The B.C. New Democrats want MLAs to be able to present petitions other than those of the paper variety in the legislature.
Jane Shin, the NDP MLA for Burnaby-Lougheed, today (March 24) introduced legislation that would see online petitions gain acceptance.
"Thanks to modern technology, we now have an opportunity to enhance this tradition of petitioning with increased accessibility and efficiency. Electronic petitions can serve as a low-barrier entry point for our citizens, especially the youth, to communicate their concerns to this House," Shin said in the legislature, according to Hansard.
"Signatories will provide their name, phone number, mailing and e-mail addresses to validate their identities. E-petitions can improve the aspect of legitimacy more than their paper counterpart with built-in authentication measures against invalid or incomplete entries."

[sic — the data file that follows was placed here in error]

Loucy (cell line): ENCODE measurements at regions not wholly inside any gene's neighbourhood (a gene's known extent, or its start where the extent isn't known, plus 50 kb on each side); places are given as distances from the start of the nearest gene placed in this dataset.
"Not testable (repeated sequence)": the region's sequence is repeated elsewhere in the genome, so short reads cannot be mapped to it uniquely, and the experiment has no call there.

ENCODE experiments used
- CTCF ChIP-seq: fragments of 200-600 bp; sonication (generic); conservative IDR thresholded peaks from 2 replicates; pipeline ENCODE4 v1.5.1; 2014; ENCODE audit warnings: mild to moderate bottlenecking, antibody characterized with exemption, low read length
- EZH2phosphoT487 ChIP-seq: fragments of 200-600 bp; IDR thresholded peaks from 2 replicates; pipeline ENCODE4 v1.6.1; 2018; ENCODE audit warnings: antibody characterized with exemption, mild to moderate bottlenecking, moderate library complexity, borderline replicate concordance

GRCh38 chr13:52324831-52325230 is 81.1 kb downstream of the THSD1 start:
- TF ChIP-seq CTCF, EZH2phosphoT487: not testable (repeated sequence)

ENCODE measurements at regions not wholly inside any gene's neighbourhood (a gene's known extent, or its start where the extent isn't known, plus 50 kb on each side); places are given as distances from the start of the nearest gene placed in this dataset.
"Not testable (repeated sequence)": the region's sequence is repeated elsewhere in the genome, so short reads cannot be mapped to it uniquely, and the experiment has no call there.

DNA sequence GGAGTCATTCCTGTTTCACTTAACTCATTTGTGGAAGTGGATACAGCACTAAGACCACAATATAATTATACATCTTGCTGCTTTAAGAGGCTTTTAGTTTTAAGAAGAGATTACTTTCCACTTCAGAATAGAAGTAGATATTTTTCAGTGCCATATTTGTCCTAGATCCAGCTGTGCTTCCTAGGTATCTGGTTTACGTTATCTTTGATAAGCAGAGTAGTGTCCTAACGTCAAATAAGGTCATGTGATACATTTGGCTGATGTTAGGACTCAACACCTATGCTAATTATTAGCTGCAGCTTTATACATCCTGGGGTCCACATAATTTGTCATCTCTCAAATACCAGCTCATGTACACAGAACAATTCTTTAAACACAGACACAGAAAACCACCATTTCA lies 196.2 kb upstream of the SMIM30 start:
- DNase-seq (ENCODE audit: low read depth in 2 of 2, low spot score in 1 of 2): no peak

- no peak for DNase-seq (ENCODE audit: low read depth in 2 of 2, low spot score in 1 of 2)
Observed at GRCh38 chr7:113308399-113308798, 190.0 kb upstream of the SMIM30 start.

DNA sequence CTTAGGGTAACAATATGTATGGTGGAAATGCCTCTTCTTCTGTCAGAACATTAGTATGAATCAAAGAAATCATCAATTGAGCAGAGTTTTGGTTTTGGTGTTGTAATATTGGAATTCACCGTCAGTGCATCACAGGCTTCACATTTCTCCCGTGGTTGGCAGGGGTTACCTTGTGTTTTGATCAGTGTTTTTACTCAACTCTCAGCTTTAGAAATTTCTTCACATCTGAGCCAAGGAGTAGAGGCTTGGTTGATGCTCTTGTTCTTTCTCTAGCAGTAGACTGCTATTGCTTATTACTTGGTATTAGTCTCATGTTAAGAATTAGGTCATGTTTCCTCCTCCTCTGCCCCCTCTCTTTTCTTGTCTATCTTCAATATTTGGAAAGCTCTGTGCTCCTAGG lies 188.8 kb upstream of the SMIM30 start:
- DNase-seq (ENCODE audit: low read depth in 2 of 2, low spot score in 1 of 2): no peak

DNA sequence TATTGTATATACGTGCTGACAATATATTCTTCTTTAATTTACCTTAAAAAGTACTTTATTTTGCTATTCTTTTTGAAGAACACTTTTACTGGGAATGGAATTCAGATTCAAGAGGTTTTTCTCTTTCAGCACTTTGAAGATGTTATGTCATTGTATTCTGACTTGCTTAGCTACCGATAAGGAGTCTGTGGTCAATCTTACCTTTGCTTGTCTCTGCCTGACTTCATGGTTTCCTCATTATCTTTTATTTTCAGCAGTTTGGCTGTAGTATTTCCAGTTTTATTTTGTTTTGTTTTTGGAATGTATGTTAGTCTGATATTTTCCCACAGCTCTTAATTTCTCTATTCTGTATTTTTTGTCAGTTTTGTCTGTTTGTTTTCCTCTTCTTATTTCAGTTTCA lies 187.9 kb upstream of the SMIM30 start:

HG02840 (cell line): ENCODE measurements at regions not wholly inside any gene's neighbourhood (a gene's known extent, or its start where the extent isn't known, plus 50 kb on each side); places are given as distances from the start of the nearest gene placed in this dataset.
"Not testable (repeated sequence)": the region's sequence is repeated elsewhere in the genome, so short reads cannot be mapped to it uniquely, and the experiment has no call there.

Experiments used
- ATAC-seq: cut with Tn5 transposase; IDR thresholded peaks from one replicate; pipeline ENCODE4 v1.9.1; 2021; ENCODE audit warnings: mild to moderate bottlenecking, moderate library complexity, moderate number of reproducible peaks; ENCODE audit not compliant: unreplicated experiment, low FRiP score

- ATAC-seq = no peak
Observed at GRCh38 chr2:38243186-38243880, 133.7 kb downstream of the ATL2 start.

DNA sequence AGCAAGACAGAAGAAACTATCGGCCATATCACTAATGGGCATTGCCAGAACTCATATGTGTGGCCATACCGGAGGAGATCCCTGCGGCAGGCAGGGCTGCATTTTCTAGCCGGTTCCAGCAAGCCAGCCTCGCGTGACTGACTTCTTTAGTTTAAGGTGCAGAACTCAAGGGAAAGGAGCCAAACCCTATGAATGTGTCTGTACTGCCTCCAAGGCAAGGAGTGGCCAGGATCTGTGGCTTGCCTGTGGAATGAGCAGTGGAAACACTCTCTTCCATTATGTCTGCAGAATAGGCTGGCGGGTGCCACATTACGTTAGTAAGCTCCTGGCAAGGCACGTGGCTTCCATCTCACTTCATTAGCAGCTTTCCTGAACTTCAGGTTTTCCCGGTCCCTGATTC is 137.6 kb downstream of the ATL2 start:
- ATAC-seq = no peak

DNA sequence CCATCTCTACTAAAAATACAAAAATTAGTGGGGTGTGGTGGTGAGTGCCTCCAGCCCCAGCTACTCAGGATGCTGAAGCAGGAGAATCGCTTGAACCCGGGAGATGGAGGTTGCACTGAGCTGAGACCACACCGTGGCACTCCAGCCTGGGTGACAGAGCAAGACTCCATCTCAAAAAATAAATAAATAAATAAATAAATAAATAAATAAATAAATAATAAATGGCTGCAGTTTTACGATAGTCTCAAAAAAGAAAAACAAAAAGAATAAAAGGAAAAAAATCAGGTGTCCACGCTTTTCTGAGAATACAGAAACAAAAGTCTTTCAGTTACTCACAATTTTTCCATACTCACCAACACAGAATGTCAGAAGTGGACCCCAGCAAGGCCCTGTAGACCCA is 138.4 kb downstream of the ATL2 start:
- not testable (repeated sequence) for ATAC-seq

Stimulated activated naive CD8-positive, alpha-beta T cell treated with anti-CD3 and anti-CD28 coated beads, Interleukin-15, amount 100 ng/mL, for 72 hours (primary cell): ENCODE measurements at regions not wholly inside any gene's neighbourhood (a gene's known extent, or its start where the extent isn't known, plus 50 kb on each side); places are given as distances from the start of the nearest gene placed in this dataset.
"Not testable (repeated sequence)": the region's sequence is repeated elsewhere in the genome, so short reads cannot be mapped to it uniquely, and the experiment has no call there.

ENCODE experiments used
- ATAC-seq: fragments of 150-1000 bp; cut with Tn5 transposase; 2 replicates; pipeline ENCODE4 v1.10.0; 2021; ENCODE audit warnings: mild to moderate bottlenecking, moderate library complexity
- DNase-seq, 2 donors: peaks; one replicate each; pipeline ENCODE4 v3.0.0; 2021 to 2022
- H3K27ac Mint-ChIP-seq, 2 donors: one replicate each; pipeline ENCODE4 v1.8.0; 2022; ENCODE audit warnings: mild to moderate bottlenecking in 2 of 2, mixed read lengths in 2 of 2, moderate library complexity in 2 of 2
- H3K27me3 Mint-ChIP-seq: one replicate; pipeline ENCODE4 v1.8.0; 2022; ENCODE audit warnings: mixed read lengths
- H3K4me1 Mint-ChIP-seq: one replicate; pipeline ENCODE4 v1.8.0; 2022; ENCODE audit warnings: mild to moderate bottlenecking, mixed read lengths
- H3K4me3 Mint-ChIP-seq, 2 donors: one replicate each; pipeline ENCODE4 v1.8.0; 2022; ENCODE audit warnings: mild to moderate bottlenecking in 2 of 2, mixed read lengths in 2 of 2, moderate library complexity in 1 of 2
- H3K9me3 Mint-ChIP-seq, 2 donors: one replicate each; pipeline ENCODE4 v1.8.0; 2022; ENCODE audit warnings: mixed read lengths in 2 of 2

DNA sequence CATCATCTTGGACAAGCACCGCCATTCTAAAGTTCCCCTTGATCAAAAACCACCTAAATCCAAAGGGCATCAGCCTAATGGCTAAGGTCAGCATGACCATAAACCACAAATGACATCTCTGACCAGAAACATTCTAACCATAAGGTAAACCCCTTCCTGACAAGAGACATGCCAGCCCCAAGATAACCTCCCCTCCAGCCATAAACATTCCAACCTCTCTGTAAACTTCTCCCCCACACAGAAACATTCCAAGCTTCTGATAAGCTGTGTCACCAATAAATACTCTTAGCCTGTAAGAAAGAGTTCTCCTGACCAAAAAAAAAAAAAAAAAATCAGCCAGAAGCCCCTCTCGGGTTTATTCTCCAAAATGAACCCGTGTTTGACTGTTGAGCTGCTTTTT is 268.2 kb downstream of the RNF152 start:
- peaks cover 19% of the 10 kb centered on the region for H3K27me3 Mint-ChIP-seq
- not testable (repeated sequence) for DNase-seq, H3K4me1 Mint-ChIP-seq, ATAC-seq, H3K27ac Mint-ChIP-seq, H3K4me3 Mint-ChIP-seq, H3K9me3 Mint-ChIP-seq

At time of writing, the text of Bill M 205 (Electronic Petitions Act) wasn't available on the legislature's website.
Currently, petitions must be in print form since they require physical signatures.
According to an NDP news release, the U.K., the U.S., and Quebec already accept online petitions. The release didn't say whether the party would post an online petition in support of the bill.
In January, the House of Commons tasked its Standing Committee on Procedure and House Affairs with recommending rule changes in order to establish an online petition system at the federal level.
A motion by Kennedy Stewart, NDP MP for Burnaby-Douglas, asked the committee to consider the "possibility to trigger a debate in the House of Commons outside of current sitting hours when a certain threshold of signatures is reached".